Thursday, October 22, 2015

Operations: non-rail-served customers

Some folks reading the title of this post might think, “Why would we care about customers who are not rail-served?” (meaning, of course, on a model railroad layout). The answer is that they were actually quite important on the prototype. Many railroad lists of customers would show a considerable number with no siding, meaning of course that they had to work through a team track, freight house, or the freight section of a depot. Therefore these customers naturally offer a wonderful variety of possible load destinations and origins. Think of furniture stores, appliance stores, auto dealers, lumber yards, and a myriad of other retail establishments which might receive rail freight by unloading it directly from railcars, and conversely, of course, who might ship products out by the same means.
     This means that some of the open-top car loads you may have, such as lumber, creosoted poles, structural steel, or crates of machinery, can be destined to a team track. And of course almost any load in a box car can be delivered to a freight house or depot. Most railroads referred to the track serving the freight end of the depot as the “house track,” and that would be indicated on the waybill for such a load. Though we don’t usually bother to do so on model waybills, prototype waybills usually gave specific spotting instructions (such as “Building 6, track 2”), or team track, or house track.
     I have had visiting operators on my layout look at a waybill and say, “The bill says McKay Machine Shop, but I don’t see their siding.” I tell them to read the rest of the destination, which says “house track” (sometimes abbreviated by something like “HS TRK”). Here’s an example with an SP box car:

     Here is the car identified in that waybill, at the Ballard depot. (The SP tried to keep its “Overnight” box cars in LCL service but did not always succeed.) One reason to ship to the house track instead of a team track is that there is a platform, which may help in unloading from the railcar, then transferring to a highway truck.

     The same kind of thing happens with team track destinations, and though I emphasized above that open-car loads are quite appropriate, the same is true of house cars, as in this example. Plywood could, of course, readily be unloaded to a flatbed or box truck from the box car.

In a previous post, I showed an open-car load of concrete pipe in a PRR gondola, and its waybill, to illustrate that kind of example (at this link: ). Another example might be a delivery of lumber. This commonly took place on flat cars or (for finished lumber) in box cars. But on the SP, it was not uncommon to ship rough lumber in gondolas. This is an example.

Shown below is the waybill for this load of lumber, again with the team track destination identified with an abbreviation, “TM TK.”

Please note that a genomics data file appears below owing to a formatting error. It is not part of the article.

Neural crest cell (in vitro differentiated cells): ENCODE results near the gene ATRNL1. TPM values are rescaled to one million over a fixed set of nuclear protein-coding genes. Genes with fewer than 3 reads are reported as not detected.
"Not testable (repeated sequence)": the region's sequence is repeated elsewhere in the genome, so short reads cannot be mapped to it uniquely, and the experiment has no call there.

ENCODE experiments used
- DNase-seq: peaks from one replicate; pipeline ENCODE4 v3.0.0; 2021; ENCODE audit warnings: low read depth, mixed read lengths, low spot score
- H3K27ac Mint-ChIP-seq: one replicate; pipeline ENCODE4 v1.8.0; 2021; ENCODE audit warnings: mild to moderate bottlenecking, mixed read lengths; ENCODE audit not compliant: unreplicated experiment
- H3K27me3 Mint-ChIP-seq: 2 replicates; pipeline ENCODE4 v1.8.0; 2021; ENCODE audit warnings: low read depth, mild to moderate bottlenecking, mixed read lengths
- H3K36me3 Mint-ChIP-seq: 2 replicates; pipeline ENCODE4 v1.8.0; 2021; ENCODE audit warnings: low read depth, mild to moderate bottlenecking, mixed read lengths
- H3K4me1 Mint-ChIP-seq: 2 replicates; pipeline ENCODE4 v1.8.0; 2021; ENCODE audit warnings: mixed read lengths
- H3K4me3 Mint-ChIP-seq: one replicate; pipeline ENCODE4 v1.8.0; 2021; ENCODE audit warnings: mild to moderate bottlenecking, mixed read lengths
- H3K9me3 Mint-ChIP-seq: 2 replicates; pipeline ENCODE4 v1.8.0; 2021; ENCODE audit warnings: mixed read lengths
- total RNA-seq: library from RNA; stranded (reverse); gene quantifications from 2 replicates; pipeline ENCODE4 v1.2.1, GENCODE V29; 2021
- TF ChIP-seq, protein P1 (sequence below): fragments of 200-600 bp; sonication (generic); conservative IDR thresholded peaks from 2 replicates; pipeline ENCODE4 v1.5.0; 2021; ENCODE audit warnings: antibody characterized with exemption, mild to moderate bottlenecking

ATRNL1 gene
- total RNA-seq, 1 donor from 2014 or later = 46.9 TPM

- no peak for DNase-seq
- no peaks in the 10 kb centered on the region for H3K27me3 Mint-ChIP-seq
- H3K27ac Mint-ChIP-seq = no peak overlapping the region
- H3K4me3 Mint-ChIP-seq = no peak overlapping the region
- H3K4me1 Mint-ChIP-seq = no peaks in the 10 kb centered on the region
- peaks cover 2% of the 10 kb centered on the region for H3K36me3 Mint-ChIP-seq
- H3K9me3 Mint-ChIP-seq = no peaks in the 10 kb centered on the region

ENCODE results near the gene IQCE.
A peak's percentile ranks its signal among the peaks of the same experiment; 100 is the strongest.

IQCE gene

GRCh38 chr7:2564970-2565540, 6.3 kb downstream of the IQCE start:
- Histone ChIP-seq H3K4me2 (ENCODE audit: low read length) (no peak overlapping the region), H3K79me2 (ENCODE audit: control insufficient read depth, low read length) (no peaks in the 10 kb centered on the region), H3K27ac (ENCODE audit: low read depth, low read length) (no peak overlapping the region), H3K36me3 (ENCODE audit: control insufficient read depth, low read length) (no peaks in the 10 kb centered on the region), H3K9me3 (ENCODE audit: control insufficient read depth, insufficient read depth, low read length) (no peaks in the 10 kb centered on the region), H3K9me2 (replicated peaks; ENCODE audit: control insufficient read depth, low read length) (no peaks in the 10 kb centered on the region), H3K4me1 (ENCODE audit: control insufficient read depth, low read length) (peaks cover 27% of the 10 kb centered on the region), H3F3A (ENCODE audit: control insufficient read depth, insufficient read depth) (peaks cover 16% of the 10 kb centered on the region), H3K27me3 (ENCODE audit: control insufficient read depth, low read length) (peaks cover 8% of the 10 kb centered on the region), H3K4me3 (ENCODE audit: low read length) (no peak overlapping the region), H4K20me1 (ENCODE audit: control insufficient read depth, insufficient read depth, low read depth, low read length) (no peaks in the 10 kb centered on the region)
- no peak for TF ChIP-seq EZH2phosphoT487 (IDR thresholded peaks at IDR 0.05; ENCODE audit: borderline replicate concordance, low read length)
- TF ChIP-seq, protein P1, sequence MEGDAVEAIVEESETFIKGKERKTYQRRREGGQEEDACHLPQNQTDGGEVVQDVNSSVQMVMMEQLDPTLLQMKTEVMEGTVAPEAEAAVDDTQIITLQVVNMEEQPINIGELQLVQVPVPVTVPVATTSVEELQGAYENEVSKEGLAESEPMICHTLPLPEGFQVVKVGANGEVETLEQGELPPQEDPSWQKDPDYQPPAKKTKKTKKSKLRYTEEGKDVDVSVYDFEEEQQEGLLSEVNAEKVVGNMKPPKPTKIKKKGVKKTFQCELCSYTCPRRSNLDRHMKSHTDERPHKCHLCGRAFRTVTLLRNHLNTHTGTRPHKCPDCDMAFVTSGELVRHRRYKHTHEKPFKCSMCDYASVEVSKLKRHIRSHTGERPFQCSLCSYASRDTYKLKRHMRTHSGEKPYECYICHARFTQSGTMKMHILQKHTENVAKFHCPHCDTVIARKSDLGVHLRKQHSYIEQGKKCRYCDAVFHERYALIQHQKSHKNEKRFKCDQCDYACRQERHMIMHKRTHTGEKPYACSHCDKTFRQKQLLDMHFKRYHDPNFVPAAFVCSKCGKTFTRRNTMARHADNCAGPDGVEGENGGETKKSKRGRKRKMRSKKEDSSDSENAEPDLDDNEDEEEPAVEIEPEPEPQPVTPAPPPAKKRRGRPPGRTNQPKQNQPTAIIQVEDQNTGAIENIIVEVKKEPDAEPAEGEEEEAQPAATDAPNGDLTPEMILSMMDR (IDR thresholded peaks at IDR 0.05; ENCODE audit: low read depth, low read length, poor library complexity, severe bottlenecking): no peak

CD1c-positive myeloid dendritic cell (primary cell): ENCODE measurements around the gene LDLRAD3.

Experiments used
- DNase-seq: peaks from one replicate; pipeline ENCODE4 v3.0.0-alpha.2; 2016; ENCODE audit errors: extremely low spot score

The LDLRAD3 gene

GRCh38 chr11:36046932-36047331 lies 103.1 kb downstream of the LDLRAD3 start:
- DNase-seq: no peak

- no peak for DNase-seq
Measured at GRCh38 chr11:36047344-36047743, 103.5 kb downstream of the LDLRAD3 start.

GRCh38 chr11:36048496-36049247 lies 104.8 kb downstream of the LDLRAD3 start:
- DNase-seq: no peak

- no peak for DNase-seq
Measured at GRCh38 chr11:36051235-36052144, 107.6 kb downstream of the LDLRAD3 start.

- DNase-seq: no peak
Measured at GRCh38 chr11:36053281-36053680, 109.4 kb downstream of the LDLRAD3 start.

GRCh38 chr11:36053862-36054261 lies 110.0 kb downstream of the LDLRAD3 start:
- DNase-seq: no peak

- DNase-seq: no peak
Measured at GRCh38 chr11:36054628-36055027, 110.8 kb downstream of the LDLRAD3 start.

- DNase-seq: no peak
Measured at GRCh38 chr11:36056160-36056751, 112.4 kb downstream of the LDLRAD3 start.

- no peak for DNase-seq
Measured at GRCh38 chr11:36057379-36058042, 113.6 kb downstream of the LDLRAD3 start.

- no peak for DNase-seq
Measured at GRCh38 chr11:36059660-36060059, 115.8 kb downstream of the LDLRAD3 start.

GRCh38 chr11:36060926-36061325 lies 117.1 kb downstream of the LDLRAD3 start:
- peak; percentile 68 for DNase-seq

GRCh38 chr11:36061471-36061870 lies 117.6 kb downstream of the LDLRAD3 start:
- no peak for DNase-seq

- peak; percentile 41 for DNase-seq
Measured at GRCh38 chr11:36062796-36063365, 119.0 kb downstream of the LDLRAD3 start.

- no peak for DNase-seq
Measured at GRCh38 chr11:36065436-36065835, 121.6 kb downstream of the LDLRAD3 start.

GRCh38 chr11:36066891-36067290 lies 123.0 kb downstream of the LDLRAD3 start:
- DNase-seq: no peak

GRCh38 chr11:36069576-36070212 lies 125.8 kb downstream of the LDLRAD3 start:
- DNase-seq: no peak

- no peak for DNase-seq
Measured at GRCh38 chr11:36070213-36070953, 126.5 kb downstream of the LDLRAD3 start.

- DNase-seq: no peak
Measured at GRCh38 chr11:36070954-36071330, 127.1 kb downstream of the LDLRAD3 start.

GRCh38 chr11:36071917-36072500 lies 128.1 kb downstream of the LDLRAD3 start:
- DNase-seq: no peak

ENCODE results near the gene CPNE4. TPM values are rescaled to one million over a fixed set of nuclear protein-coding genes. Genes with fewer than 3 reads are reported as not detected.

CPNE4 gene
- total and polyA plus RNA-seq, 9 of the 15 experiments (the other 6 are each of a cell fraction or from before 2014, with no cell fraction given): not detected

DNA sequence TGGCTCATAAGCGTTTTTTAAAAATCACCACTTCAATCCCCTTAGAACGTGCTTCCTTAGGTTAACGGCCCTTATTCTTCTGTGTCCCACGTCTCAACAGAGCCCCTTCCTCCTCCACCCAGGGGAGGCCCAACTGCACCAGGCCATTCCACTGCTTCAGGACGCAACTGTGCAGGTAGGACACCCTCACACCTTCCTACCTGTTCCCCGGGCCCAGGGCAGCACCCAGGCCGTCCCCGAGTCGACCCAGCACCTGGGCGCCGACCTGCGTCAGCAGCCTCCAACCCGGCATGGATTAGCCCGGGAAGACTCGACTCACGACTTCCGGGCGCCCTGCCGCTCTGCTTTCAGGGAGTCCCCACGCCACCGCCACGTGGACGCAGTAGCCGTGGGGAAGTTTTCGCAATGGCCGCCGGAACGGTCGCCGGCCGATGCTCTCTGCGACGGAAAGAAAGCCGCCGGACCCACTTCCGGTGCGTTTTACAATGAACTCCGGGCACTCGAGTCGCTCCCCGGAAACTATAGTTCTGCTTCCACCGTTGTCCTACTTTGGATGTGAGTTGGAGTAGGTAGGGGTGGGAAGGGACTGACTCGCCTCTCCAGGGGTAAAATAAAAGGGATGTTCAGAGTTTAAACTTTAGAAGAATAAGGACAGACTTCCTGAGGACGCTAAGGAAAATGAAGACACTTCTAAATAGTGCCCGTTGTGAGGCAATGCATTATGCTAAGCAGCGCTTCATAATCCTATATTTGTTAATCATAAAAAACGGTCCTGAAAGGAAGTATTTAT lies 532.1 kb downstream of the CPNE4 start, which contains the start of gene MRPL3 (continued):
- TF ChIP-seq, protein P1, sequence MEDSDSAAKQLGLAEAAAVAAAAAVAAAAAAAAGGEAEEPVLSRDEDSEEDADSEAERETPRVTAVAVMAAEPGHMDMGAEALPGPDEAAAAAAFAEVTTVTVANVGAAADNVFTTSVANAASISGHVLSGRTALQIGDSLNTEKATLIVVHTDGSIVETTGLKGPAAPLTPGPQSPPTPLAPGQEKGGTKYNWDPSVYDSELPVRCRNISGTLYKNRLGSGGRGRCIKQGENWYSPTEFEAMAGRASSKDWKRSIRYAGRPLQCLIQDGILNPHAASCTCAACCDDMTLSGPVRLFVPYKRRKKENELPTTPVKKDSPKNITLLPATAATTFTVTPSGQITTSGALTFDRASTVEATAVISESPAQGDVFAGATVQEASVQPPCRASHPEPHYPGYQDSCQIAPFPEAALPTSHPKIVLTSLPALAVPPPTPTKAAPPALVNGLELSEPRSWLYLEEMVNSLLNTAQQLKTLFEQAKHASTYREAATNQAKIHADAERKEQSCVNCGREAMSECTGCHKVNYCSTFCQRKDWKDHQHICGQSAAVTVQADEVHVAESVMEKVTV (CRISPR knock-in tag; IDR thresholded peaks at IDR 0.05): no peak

I hope that these examples indicate the kinds of opportunities presented by house track and team track destinations for freight cars on a layout. They certainly are effective in offering variety on mine.
Tony Thompson


  1. Tony, an important post. The issue I struggle with is how much LCL traffic any given town receives and ships. How often do you send a car to freight house or team track?

  2. Bill, I really don't know a lot about how much traffic there was, but remember it need not be LCL. A flat car or box car of lumber can be a carload; likewise things like furniture or appliances could be a carload. But of course LCL shipments would come to house tracks too. I usually have either a house track or team track delivery in each town for each op session, but can't defend that frequency on the basis of any traffic data.
    Tony Thompson

  3. Tony, this whole LCL business is bipolar. On one hand, information abounds about LCL movements around big-city freight houses. Designated spots, cutoff times, etc. On the other hand, info about what happens in small towns, the opposite end of the big city, is lacking.

    I model 1943, mid-July at the moment. The road system was not well-developed, and road surfaces weren't actually the best. Fuel and delivery trucks went to the war effort. So, I imagine LCL service would have been very important.

    I have both a freight house and a team track in every town. My RR has a ton of packing houses that need box shook. So, box cars of shook go to a team track for unloading by box fabricators.

    My car order system has an algorithm for determining LCL shipments to and from each town. SP and ATSF LCL cars traveling up and down the SJ Valley call at my main freight house. From there, (very) small home road cars travel to the various towns.

    So, the Damocletian question always remains, too much or too little? Probably doesn't really matter as long as everyone has fun. Still, my numerical mind has an itch.

  4. Good description, Bill, and I can't add anything to your scheme. Some packing houses knocked together their own boxes, so received box shook directly; others bought from local box companies, as you say. Should you come across data on LCL traffic in smaller towns, please let me know.
    Tony Thompson